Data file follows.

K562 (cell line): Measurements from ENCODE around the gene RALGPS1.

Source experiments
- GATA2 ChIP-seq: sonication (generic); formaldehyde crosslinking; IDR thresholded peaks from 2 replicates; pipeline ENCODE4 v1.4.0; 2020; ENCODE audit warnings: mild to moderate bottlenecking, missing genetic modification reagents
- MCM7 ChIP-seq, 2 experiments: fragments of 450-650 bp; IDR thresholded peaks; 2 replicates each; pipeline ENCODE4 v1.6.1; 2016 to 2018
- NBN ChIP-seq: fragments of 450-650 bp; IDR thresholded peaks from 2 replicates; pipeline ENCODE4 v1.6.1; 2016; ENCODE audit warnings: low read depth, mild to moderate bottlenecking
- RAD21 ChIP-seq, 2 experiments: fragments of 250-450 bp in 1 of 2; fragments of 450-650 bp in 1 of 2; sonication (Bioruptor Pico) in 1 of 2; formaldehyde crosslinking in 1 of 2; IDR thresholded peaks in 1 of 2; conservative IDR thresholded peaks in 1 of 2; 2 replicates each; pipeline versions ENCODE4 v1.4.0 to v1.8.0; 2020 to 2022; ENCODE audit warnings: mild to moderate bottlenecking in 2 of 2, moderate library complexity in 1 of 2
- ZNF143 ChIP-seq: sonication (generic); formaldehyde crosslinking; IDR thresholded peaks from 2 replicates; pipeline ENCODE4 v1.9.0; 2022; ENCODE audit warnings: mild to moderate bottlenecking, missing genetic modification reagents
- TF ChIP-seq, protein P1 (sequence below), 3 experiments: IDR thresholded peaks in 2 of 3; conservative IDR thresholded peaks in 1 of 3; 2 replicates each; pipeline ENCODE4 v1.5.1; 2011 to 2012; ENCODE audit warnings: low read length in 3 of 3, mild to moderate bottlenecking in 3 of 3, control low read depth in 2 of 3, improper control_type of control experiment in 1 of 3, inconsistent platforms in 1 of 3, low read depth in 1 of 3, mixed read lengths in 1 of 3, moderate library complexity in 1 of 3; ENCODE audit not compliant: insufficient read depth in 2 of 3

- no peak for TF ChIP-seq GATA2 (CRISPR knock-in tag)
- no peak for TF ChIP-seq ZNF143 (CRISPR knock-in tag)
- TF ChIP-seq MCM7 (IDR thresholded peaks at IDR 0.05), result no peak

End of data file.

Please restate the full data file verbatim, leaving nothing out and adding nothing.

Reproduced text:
K562 (cell line): Measurements from ENCODE around the gene RALGPS1.

Source experiments
- GATA2 ChIP-seq: sonication (generic); formaldehyde crosslinking; IDR thresholded peaks from 2 replicates; pipeline ENCODE4 v1.4.0; 2020; ENCODE audit warnings: mild to moderate bottlenecking, missing genetic modification reagents
- MCM7 ChIP-seq, 2 experiments: fragments of 450-650 bp; IDR thresholded peaks; 2 replicates each; pipeline ENCODE4 v1.6.1; 2016 to 2018
- NBN ChIP-seq: fragments of 450-650 bp; IDR thresholded peaks from 2 replicates; pipeline ENCODE4 v1.6.1; 2016; ENCODE audit warnings: low read depth, mild to moderate bottlenecking
- RAD21 ChIP-seq, 2 experiments: fragments of 250-450 bp in 1 of 2; fragments of 450-650 bp in 1 of 2; sonication (Bioruptor Pico) in 1 of 2; formaldehyde crosslinking in 1 of 2; IDR thresholded peaks in 1 of 2; conservative IDR thresholded peaks in 1 of 2; 2 replicates each; pipeline versions ENCODE4 v1.4.0 to v1.8.0; 2020 to 2022; ENCODE audit warnings: mild to moderate bottlenecking in 2 of 2, moderate library complexity in 1 of 2
- ZNF143 ChIP-seq: sonication (generic); formaldehyde crosslinking; IDR thresholded peaks from 2 replicates; pipeline ENCODE4 v1.9.0; 2022; ENCODE audit warnings: mild to moderate bottlenecking, missing genetic modification reagents
- TF ChIP-seq, protein P1 (sequence below), 3 experiments: IDR thresholded peaks in 2 of 3; conservative IDR thresholded peaks in 1 of 3; 2 replicates each; pipeline ENCODE4 v1.5.1; 2011 to 2012; ENCODE audit warnings: low read length in 3 of 3, mild to moderate bottlenecking in 3 of 3, control low read depth in 2 of 3, improper control_type of control experiment in 1 of 3, inconsistent platforms in 1 of 3, low read depth in 1 of 3, mixed read lengths in 1 of 3, moderate library complexity in 1 of 3; ENCODE audit not compliant: insufficient read depth in 2 of 3

- no peak for TF ChIP-seq GATA2 (CRISPR knock-in tag)
- no peak for TF ChIP-seq ZNF143 (CRISPR knock-in tag)
- TF ChIP-seq MCM7 (IDR thresholded peaks at IDR 0.05), result no peak